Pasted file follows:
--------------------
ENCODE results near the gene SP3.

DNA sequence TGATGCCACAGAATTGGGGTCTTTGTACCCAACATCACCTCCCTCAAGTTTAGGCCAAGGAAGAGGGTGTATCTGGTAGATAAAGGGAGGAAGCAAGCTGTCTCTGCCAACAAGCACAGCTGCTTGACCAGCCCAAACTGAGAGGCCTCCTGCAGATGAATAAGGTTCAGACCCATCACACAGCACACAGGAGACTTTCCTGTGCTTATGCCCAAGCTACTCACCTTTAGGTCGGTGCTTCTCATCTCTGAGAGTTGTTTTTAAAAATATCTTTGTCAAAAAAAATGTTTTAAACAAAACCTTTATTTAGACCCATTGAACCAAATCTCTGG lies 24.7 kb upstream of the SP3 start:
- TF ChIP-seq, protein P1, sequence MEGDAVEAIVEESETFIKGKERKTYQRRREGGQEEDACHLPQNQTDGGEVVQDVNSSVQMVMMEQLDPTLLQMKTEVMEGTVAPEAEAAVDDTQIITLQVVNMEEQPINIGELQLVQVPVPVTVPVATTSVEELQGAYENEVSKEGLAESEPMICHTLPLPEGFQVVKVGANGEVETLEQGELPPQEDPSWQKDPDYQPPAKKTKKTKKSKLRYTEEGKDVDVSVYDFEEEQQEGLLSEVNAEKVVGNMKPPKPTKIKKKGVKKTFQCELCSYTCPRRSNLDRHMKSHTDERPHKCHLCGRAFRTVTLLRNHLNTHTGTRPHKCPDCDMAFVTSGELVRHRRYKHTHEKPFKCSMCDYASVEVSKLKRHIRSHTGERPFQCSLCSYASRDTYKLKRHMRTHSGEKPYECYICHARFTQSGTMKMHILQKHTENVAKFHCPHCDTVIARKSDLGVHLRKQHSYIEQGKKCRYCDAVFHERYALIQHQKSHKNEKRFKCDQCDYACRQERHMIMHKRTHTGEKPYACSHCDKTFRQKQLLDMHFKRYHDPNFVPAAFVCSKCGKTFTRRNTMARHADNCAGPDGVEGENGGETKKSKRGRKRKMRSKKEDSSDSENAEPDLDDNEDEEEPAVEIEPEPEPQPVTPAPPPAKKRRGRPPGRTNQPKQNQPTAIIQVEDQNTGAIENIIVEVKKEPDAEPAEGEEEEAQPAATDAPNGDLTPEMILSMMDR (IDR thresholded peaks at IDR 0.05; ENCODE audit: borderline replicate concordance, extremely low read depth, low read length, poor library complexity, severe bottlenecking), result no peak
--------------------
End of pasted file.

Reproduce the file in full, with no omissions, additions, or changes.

ENCODE results near the gene SP3.

DNA sequence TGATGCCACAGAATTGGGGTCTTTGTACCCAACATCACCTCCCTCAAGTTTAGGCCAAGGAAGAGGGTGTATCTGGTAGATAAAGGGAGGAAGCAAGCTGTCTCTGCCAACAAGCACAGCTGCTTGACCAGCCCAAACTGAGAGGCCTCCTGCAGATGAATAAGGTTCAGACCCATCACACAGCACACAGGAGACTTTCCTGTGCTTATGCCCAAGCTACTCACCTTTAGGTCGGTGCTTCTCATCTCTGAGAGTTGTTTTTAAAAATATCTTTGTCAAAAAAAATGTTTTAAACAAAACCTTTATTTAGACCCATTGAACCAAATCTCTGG lies 24.7 kb upstream of the SP3 start:
- TF ChIP-seq, protein P1, sequence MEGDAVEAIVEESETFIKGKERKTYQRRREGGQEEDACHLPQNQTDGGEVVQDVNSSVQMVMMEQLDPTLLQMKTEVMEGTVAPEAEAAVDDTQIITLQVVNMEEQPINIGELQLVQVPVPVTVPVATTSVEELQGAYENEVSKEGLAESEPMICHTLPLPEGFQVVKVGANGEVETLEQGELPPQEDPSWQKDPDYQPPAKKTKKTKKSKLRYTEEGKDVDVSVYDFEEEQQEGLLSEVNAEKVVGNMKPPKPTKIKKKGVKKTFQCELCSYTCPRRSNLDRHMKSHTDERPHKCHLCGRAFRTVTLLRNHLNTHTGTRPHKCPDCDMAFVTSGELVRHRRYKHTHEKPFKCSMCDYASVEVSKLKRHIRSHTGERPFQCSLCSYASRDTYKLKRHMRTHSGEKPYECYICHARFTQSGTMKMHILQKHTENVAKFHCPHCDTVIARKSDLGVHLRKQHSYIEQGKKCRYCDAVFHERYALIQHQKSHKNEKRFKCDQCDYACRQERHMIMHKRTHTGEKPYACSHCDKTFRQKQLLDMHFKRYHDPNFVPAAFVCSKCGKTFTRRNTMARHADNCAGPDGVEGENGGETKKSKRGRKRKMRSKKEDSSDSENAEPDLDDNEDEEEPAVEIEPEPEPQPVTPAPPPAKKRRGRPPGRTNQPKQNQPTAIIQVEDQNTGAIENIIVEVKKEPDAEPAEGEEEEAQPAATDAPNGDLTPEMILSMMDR (IDR thresholded peaks at IDR 0.05; ENCODE audit: borderline replicate concordance, extremely low read depth, low read length, poor library complexity, severe bottlenecking), result no peak